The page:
Interactive teaching methods help students master tricky calculusJune 5th, 2014 in Other Sciences / Mathematics
Photo: Leighton Pritchard, Flickr
Pre-class assignments, small group discussions and clicker quizzes improve students' ability to grasp calculus, says new UBC research.
The key to helping students learn complicated math is to understand how to apply it to new ideas and make learning more interactive, according to a new study by UBC researchers. Pre-class assignments, small group discussions and clicker quizzes improve students' ability to grasp tricky first-year calculus concepts.
Students taught in such active-engagement classes were 10 per cent more likely to understand key concepts on subsequent quizzes, according to the study published in the International Journal on Mathematics Education. This was true even when compared to students in classes already incorporating modest levels of clicker use and interactive discussion. They were also better able to apply their knowledge to new ideas.
"With the right support, you don't need a great deal of instructional experience to introduce the techniques," said UBC mathematician and educational strategist Warren Code, lead author of the paper.
As part of UBC's ongoing efforts to improve undergraduate teaching and learning, Code and colleagues selected two especially difficult topics covered in large first-year calculus classes, and designed week-long 'teaching interventions' to more actively engage students. They then measured the impact on student comprehension of the tricky topics using quizzes and mid-term exams.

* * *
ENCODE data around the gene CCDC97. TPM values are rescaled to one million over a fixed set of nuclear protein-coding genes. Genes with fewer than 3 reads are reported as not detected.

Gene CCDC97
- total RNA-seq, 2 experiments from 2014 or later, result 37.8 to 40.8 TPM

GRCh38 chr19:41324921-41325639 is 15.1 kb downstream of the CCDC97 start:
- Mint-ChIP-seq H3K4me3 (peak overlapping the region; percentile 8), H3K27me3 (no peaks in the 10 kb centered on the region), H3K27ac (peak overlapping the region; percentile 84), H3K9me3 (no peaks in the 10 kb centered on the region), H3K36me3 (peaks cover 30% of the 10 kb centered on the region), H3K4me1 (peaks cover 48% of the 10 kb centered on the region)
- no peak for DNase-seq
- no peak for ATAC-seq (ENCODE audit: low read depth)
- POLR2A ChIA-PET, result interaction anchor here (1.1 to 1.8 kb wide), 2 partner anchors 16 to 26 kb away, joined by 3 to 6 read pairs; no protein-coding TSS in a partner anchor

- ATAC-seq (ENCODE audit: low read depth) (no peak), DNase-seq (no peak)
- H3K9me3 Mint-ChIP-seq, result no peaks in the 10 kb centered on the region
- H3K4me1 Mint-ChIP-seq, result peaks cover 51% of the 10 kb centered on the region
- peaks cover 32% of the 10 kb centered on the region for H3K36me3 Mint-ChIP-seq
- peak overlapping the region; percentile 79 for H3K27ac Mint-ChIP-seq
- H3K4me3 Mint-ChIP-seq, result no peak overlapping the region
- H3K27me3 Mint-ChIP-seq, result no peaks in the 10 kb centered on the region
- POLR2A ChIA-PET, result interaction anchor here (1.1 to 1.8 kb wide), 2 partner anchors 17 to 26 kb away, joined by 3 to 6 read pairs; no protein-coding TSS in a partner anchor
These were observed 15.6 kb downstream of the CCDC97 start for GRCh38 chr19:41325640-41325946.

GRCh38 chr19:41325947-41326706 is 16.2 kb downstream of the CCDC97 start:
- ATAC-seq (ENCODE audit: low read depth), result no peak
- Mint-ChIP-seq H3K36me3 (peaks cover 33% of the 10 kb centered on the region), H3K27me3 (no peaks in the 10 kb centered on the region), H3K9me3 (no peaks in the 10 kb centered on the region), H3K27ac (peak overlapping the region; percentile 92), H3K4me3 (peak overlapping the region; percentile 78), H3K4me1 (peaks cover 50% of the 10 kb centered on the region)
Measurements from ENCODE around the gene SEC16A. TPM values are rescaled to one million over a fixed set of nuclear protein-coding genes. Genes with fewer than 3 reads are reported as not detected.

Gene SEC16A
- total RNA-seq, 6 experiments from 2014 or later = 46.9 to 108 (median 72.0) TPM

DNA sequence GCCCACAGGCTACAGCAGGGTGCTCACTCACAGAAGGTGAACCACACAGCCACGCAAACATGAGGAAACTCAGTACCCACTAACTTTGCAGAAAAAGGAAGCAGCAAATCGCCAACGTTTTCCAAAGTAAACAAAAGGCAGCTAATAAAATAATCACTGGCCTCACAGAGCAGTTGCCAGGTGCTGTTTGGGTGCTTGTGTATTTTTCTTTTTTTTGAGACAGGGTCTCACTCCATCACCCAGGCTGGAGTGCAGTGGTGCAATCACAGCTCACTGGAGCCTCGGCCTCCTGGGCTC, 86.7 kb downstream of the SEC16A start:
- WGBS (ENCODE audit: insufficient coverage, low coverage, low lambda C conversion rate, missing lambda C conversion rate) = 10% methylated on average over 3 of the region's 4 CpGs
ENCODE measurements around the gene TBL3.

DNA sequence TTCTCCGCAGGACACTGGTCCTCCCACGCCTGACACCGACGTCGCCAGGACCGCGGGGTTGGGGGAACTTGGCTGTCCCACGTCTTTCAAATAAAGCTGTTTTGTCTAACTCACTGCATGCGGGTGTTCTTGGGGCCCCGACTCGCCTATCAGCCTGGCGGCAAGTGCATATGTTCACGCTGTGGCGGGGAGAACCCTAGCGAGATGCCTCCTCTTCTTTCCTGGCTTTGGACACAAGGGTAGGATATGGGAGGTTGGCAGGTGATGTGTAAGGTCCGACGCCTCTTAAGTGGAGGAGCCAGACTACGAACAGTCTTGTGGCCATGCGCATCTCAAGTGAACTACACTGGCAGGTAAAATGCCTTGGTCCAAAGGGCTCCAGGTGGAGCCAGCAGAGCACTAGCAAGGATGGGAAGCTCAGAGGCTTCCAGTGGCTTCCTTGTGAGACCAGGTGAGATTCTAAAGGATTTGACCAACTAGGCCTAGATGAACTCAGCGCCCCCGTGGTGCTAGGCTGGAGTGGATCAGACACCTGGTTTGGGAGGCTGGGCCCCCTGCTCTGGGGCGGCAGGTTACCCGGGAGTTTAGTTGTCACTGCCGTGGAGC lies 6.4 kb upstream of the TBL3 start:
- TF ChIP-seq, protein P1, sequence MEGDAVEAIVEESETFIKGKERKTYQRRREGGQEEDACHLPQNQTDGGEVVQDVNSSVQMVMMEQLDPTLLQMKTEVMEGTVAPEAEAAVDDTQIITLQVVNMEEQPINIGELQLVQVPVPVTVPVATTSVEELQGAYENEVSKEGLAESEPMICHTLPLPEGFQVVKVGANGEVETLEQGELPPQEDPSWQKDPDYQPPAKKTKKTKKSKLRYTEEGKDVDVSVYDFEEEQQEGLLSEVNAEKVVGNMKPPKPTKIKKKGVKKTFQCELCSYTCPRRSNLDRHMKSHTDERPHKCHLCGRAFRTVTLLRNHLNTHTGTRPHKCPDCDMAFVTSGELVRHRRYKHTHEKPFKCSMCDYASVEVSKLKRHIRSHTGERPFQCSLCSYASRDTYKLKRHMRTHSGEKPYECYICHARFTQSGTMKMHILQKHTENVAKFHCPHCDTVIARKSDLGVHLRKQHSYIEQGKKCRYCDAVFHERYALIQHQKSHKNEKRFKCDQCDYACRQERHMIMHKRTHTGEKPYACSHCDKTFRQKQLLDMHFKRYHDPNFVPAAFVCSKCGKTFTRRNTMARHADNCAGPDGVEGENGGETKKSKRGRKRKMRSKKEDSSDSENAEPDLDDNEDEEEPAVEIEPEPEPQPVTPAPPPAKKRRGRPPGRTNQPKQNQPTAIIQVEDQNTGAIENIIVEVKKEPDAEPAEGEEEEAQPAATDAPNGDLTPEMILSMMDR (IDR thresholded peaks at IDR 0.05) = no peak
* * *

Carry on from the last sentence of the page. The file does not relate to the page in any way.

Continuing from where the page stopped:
The study compared the performance of two sections, a total of 350 students. The demographics, attitudes and math background of both sections were similar. Each student was only exposed to enhanced active teaching methods for one of the two topics.
"You can't replicate perfect lab conditions in the classroom," says Code. "But we designed the observations so students acted as their own control, and each section outperformed the other on the topic for which it received the intervention. So to the degree possible, we're comparing apples to apples."
Provided by University of British Columbia
"Interactive teaching methods help students master tricky calculus." June 5th, 2014. http://phys.org/news/2014-06-interactive-methods-students-master-tricky.html